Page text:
A series of majestic hotels and lodges in the Rocky Mountains sprang up in the late 19th century as the railroad brought workers and guests from all over the world. Many of these hotels, including the sprawling camp turned golf resort in Jasper and the majestic French Renaissance-style castle at Lake Louise, are under the aegis of the Fairmont brand, yet all have unique histories that trace legacies of luxury and labour across the mountains of Western Canada.
The Fairmont Banff Springs—originally the Banff Springs Hotel—was built as a railway hotel in 1886–1888 by the Canadian Pacific Railway. It underwent a series of editions in increasing height, eventually taking form in Canadian château style, which imitates a variety of Western European styles in a colonial context. Yet the Banff Springs Hotel is unique among the Canadian château resorts in that it is influenced by Arts and Craft styles and is clad in stone from nearby Mount Rundle. It partially burnt down in 1926 and has since had a number of further modernizing additions.
Today, one can spend hours wandering the great halls and floors of this epic structure that overlooks a mountain valley crested with daily sunsets in which the beholder may want to dissolve. The old stately halls which used to host balls and dignitaries from all over the world, arriving at the hotel in horse-drawn carriages to stay the summer, are now filled with world-class bars, restaurants, art galleries, and curio shops. And while at times the knick-knacks appear to take away from the historical design like any other tourist destination, the overall grandness is not diminished. Walking along the terraced patios, sitting at the wood-lined Rundle Bar recently redesigned by Frank Architecture, and relaxing in a luxurious room while gazing through a stone-framed window adds a sense of opulence unachievable in places with less history.
Marble staircases, antique furniture, and galleries of historical photographs adorn the labyrinthine passages. Wandering around at night, one can read ghost stories, stumble upon wedding receptions, and come in contact with all sorts of different glamorously dressed people.
While the town of Banff, with plenty of shopping and restaurants, is nearby, one hardly needs to leave the château. I luxuriate in the Willow Stream Spa, where the waterfall and mineral pools channel rejuvenate in a temple-like facility. I’m not typically a heavy meat eater, but Alberta is the place for steak—try the 1888 Chop House with its transparent relationship with farms and exceptionally high-grade cuts. We recommend the gold standard wagyu filet mignon from Brant Lake Cattle Company in High River.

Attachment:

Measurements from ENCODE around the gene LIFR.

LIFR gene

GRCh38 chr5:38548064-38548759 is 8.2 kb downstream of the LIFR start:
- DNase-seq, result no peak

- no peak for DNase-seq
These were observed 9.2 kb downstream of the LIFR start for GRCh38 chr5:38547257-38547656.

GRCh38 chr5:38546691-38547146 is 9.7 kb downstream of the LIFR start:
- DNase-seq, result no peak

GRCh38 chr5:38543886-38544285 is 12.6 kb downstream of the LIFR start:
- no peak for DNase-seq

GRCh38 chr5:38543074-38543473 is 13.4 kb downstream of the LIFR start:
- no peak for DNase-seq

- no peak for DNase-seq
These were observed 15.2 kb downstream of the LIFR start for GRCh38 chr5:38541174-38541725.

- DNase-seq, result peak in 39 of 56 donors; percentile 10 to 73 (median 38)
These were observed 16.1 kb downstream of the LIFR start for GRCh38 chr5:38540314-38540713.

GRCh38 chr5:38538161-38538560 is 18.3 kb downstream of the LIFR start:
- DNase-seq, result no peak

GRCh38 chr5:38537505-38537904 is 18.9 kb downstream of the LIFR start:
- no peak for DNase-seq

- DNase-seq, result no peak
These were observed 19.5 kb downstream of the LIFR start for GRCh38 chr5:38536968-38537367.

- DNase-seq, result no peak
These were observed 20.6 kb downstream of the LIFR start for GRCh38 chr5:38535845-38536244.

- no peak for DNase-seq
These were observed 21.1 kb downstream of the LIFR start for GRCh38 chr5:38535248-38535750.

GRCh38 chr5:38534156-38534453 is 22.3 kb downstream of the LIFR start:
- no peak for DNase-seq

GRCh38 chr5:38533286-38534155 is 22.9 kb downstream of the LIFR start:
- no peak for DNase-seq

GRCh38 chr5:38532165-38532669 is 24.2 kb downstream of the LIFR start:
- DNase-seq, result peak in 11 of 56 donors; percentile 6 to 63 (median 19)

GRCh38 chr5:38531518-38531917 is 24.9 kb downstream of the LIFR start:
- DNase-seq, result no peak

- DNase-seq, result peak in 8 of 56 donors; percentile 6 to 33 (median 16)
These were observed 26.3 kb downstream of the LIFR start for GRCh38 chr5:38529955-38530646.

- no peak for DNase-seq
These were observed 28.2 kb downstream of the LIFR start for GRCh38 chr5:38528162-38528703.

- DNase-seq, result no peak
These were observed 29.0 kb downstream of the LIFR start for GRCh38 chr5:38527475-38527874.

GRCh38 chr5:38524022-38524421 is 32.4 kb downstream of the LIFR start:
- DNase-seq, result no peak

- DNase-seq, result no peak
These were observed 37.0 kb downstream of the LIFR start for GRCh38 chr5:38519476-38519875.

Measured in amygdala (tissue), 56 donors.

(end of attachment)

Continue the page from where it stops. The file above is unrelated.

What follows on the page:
For a unique and highly exclusive experience, reserve the 360 Degree Dome for yourself and up to five others for a meal with a full view of the breathtaking surroundings. The five-course dinner includes Brant Lake wagyu beef carpaccio and the long bone bison short rib.
Seasonal activities are also worthwhile if you find yourself in Banff during the holidays. While the summertime views and possibilities to explore right outside the hotel are immense, there is something about wintering at a château like this one that feels cinematic, special. In the winter, the hotel is full of lights, and there are even a skating rink and firepits on the terrace you can reserve for the night. There is also a program of events called Christmas at the Castle.
The experience of staying in such opulence, such majesty man-made and natural, is timeless.The hotel has the benefit of continual reinvention, and I was most taken by the beautiful new interior design of both the Rundle Bar and Vermillion Room as well as afternoon walks down to the river through the wooded grounds where the sound of guided horseback tours can be heard.
Credits for the PARK Production photography:
Styling: @karachomistek @katrina.martinez @jessieclandry
Talent: @kimberley.marr @nyaluak_g @modemodelscom